Arsene Wenger bids farewell to the stadium he helped build
Arsene Wenger will bid farewell to a stadium he helped to build in more ways than one when he leads Arsenal at the Emirates for the final time at home to Burnley on Sunday.
Wenger’s final season after 22 years in charge is destined to end in disappointment after Thursday’s Europa League semi-final exit to Atletico Madrid.
Sixth-placed Arsenal are already out of the running for a top-four finish, and could even finish below their visitors this weekend in seventh with a poor return from Wenger’s final three games in charge.
Tributes will be paid to the Frenchman at full-time on Sunday with Arsenal’s players even embarking on an end of season lap of honour.
Once again, though, it will be a parade without a trophy as it often has been since Arsenal moved to the Emirates in 2006.
The success Wenger produced in his first decade at the club, winning two doubles and ‘The Invincibles’ unbeaten season on course to another Premier League triumph in 2003/04, created the demand to move to a 60,000-capacity stadium from Highbury.
However, whilst the Emirates was intended to give Arsenal the financial resources in the long term to compete with not just England’s, but Europe’s elite, it significantly hampered Wenger’s ability to challenge in the short term.
Wenger claimed it was his commitment to remain with the club that helped to secure bank loans needed to build the stadium.
He was so tied to the move, Wenger even helped in the design of some parts of the stadium such as the dressing rooms.
‘Most difficult period’
However, once the move had taken place, Wenger was often forced to sell his best players to pay back those loans at the same time huge investment poured into Chelsea, Manchester City and Manchester United.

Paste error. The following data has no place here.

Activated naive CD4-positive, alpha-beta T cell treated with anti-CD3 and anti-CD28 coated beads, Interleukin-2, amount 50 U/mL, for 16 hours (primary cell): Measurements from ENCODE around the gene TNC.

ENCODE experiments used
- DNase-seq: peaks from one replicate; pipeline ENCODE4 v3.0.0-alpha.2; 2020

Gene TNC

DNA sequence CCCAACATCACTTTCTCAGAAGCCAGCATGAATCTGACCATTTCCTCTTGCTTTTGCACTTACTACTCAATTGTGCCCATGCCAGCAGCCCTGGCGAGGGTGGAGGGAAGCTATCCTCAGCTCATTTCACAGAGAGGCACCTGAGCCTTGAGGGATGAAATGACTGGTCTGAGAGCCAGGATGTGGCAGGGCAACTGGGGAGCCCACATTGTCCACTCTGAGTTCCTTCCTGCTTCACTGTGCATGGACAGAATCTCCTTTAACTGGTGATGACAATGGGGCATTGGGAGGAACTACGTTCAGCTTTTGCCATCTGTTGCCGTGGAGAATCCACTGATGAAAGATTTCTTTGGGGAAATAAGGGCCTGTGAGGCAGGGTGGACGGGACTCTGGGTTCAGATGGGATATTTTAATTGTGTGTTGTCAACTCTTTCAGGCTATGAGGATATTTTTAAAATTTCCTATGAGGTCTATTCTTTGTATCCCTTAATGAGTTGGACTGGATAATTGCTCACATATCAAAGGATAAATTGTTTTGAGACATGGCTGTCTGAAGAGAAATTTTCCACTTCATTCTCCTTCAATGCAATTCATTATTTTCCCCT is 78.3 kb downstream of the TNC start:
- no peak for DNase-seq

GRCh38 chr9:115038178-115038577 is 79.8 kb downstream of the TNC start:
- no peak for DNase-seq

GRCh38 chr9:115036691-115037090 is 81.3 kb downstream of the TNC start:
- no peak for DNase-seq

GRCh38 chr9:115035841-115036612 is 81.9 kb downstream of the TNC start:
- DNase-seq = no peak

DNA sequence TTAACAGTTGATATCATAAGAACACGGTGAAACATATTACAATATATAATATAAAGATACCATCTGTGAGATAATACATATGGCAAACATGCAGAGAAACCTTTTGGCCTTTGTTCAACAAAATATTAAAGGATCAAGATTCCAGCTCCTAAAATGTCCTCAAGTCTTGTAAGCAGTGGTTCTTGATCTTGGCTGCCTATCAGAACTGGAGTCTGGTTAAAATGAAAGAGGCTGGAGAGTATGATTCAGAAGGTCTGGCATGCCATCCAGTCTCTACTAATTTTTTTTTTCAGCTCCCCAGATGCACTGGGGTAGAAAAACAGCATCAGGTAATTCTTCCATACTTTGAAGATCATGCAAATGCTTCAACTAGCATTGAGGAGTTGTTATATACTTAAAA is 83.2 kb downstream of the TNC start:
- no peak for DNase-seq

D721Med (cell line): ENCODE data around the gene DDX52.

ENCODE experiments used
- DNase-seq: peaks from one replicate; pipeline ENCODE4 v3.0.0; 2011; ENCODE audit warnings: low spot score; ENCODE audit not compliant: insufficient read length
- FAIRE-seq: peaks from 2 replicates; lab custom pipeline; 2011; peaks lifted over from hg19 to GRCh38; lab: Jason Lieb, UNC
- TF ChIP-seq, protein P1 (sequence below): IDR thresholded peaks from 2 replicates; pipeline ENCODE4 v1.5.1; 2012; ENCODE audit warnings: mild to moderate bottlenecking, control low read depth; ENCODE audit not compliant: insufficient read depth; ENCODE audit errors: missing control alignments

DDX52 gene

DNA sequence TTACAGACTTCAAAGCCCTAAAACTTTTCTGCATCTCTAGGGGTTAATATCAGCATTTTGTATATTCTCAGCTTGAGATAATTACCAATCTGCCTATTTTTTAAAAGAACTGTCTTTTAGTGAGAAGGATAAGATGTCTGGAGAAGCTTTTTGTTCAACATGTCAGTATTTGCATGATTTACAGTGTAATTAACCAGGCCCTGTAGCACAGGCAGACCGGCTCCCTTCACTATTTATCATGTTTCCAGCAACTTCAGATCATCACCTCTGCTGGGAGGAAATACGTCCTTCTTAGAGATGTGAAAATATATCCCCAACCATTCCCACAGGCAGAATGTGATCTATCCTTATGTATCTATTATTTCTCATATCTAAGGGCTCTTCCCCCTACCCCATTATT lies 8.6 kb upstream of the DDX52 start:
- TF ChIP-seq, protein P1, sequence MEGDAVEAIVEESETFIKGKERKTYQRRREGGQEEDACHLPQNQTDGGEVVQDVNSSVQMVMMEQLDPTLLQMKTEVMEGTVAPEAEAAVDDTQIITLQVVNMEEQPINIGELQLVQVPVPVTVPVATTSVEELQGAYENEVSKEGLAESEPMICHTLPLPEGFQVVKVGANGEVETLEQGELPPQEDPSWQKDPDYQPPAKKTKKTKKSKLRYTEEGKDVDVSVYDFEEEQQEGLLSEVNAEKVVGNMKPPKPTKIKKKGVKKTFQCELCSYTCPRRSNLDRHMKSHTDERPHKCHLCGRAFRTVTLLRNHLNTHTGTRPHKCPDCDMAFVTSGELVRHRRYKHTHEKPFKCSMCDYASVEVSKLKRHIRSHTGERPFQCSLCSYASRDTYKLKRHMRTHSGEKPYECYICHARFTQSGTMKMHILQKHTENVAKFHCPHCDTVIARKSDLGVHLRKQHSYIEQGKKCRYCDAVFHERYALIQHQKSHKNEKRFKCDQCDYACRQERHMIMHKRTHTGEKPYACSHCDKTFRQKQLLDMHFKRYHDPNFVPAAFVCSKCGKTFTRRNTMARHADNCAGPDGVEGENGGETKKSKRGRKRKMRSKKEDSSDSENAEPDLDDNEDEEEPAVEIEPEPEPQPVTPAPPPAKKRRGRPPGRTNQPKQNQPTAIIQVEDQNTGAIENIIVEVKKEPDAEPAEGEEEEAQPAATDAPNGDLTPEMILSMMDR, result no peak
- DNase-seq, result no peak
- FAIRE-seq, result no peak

“In 2006 the most difficult period of my life started. We had restricted finances, we had to pay back a huge amount of money and we had to sell our best players,” Wenger told BT Sport ahead of last season’s FA Cup final.
“That was, for me, the biggest period of pressure between 2006 and 2014. If you told me today I’d do that again I would say ‘no thank you, I’ll leave that to someone else.’“
By the time Arsenal were ready to join in the arms race in the last four years, the Gunners were playing catch up and Wenger too far stuck in his ways to enact the change that was needed.
Wenger is finally leaving the job to someone else, albeit it seems against his better judgement having admitted the timing of his departure “was not really my decision”.
He also claimed he was going to help unite a fan base that has grown increasingly frustrated at his inability to mould a team capable of contending to win the Premier League.
That has been reflected in dwindling attendances at the Emirates in recent months.
On Sunday, though, the Arsenal fans have one final chance to gather and thank the most successful ever manager in the stadium that stands for the legacy he leaves behind.